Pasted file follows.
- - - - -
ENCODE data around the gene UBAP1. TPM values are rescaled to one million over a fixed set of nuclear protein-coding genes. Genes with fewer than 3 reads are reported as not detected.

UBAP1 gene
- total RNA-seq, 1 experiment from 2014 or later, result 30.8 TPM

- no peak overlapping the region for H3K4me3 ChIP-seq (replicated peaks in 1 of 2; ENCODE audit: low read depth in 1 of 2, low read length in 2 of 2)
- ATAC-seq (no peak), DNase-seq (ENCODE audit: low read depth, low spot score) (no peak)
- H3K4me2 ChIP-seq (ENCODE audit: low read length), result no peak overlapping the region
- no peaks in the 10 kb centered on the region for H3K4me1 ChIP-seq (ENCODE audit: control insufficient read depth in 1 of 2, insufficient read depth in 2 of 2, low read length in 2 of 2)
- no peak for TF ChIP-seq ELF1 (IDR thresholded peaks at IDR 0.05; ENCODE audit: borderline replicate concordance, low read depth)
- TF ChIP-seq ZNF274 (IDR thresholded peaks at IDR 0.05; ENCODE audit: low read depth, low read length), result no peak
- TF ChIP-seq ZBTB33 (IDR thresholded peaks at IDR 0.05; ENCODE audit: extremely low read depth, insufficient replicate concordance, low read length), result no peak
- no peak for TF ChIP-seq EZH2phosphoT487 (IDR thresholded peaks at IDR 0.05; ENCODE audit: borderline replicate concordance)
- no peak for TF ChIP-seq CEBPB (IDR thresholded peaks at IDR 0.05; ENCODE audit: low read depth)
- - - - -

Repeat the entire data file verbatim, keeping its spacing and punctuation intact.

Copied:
ENCODE data around the gene UBAP1. TPM values are rescaled to one million over a fixed set of nuclear protein-coding genes. Genes with fewer than 3 reads are reported as not detected.

UBAP1 gene
- total RNA-seq, 1 experiment from 2014 or later, result 30.8 TPM

- no peak overlapping the region for H3K4me3 ChIP-seq (replicated peaks in 1 of 2; ENCODE audit: low read depth in 1 of 2, low read length in 2 of 2)
- ATAC-seq (no peak), DNase-seq (ENCODE audit: low read depth, low spot score) (no peak)
- H3K4me2 ChIP-seq (ENCODE audit: low read length), result no peak overlapping the region
- no peaks in the 10 kb centered on the region for H3K4me1 ChIP-seq (ENCODE audit: control insufficient read depth in 1 of 2, insufficient read depth in 2 of 2, low read length in 2 of 2)
- no peak for TF ChIP-seq ELF1 (IDR thresholded peaks at IDR 0.05; ENCODE audit: borderline replicate concordance, low read depth)
- TF ChIP-seq ZNF274 (IDR thresholded peaks at IDR 0.05; ENCODE audit: low read depth, low read length), result no peak
- TF ChIP-seq ZBTB33 (IDR thresholded peaks at IDR 0.05; ENCODE audit: extremely low read depth, insufficient replicate concordance, low read length), result no peak
- no peak for TF ChIP-seq EZH2phosphoT487 (IDR thresholded peaks at IDR 0.05; ENCODE audit: borderline replicate concordance)
- no peak for TF ChIP-seq CEBPB (IDR thresholded peaks at IDR 0.05; ENCODE audit: low read depth)